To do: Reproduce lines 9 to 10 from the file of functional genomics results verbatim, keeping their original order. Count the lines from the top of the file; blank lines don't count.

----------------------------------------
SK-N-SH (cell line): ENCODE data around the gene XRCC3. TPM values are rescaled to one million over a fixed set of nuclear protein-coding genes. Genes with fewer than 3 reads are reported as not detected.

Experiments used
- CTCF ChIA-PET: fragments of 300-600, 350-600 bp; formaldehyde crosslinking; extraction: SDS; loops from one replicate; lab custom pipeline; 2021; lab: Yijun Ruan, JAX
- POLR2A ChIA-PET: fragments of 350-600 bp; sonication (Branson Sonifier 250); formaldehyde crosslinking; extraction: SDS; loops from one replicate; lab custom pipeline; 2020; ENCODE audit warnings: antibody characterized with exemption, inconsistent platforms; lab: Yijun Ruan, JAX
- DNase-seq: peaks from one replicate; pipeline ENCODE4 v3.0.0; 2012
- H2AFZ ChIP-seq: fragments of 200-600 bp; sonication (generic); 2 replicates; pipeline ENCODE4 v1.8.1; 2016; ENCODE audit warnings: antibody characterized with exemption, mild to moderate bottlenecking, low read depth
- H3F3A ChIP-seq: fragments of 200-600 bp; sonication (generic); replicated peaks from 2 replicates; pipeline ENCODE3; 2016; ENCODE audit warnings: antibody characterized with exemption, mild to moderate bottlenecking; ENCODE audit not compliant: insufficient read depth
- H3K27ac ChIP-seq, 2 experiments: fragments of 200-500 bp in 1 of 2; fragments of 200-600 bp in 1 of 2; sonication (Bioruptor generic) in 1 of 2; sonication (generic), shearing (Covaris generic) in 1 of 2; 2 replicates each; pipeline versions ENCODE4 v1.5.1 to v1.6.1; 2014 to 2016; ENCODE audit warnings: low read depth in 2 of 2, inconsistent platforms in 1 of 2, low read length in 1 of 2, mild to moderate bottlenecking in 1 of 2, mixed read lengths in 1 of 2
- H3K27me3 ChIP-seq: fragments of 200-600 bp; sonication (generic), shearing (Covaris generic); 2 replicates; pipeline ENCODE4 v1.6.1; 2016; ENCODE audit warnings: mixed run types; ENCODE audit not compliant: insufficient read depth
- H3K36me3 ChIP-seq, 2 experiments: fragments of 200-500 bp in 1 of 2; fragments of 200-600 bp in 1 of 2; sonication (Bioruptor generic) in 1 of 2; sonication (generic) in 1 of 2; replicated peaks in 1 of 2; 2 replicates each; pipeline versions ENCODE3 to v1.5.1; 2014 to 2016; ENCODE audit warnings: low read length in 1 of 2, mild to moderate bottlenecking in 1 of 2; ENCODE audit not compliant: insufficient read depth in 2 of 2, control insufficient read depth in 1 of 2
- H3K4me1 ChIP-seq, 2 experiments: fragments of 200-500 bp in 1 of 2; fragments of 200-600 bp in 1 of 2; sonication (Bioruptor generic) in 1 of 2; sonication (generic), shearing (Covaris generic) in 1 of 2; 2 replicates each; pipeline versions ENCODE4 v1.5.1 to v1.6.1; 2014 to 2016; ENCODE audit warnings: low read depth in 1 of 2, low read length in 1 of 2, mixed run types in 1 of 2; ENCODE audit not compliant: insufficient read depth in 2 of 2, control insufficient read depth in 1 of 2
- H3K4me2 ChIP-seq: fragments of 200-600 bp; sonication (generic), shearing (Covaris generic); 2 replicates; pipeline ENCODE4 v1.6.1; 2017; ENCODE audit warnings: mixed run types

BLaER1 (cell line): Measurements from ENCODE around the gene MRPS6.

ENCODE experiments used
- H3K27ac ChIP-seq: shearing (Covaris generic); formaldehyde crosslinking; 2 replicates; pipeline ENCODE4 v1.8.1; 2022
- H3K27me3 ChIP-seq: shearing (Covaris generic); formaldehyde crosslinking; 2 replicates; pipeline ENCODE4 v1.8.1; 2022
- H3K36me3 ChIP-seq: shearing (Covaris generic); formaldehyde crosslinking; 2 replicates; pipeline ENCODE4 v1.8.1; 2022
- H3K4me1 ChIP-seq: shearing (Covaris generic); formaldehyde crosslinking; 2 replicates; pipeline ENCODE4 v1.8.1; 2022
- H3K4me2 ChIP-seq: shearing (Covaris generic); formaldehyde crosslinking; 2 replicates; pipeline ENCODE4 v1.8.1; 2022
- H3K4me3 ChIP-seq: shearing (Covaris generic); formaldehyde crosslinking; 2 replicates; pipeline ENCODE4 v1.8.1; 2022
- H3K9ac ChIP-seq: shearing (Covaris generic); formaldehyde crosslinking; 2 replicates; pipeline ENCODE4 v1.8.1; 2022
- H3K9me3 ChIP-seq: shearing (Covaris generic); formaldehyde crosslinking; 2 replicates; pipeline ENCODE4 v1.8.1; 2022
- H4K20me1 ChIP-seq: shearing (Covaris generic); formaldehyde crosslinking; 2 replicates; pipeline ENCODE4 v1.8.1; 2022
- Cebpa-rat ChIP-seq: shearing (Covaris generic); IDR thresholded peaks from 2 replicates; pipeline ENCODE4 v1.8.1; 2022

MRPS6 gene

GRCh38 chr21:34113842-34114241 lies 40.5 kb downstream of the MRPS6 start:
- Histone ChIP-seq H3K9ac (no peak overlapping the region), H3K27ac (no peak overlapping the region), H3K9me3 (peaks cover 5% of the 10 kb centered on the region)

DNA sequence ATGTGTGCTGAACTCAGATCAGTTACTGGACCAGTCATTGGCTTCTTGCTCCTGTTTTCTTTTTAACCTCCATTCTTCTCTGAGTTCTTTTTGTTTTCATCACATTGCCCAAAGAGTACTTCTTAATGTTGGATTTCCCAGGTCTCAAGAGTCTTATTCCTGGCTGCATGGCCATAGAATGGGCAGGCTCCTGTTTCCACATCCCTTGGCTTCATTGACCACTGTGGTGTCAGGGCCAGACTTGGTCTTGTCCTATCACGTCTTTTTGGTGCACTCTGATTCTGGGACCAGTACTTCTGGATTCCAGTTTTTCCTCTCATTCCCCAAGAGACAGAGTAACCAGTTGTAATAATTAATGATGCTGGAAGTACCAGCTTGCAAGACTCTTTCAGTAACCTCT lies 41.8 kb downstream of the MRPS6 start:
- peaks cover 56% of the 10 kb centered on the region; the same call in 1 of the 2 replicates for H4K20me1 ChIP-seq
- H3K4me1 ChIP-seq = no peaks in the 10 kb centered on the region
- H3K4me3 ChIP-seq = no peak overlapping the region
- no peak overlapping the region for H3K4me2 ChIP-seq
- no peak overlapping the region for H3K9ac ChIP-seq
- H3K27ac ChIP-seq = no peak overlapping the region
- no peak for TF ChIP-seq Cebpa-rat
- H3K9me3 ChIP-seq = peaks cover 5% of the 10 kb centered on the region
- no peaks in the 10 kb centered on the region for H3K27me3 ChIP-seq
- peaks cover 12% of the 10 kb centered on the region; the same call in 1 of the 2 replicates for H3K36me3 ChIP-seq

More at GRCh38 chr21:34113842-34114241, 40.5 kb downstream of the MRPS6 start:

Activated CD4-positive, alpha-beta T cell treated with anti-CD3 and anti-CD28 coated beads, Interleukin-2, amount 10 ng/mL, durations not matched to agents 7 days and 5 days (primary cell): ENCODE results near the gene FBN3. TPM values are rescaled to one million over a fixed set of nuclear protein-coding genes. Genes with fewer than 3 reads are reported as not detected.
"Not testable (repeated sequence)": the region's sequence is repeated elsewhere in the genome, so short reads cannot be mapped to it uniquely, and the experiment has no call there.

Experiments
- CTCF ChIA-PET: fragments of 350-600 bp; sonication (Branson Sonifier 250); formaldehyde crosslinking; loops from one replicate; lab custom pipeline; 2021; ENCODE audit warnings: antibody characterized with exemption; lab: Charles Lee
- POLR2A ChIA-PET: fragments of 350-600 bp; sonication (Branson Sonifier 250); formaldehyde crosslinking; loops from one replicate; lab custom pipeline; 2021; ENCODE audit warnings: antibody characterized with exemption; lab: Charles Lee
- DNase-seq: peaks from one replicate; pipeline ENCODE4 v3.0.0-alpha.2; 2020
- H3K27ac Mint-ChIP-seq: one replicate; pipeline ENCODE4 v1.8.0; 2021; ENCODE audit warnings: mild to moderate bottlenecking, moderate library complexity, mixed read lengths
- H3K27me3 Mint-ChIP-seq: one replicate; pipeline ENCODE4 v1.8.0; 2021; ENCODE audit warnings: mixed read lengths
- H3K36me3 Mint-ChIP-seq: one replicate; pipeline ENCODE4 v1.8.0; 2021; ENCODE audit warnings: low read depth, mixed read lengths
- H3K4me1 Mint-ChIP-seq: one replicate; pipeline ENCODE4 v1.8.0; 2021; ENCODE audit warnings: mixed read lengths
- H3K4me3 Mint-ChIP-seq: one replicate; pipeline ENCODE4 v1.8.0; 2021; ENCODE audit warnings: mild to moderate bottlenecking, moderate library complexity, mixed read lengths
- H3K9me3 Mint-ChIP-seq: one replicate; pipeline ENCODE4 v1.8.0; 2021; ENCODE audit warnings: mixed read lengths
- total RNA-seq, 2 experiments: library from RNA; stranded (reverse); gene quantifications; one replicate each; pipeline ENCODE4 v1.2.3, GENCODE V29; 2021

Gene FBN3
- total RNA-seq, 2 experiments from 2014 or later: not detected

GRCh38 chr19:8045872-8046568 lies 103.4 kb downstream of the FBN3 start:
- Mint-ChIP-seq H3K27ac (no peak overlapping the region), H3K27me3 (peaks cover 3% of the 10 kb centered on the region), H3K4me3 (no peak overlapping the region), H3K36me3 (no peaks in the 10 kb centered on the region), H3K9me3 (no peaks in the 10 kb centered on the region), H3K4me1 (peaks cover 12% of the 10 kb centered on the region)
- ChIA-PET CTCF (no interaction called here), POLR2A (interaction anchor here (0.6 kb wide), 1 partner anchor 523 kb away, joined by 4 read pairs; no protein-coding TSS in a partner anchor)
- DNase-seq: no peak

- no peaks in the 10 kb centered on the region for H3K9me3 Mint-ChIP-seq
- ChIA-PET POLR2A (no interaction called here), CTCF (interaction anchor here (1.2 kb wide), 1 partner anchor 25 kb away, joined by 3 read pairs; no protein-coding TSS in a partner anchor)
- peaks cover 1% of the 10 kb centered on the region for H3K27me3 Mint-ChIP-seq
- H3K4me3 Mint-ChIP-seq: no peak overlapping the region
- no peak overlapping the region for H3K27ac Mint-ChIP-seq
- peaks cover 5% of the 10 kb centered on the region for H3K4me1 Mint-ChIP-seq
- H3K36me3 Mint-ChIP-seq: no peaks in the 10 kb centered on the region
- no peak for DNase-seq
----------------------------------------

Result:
- H3K27me3 ChIP-seq: fragments of 200-600 bp; sonication (generic), shearing (Covaris generic); 2 replicates; pipeline ENCODE4 v1.6.1; 2016; ENCODE audit warnings: mixed run types; ENCODE audit not compliant: insufficient read depth
- H3K36me3 ChIP-seq, 2 experiments: fragments of 200-500 bp in 1 of 2; fragments of 200-600 bp in 1 of 2; sonication (Bioruptor generic) in 1 of 2; sonication (generic) in 1 of 2; replicated peaks in 1 of 2; 2 replicates each; pipeline versions ENCODE3 to v1.5.1; 2014 to 2016; ENCODE audit warnings: low read length in 1 of 2, mild to moderate bottlenecking in 1 of 2; ENCODE audit not compliant: insufficient read depth in 2 of 2, control insufficient read depth in 1 of 2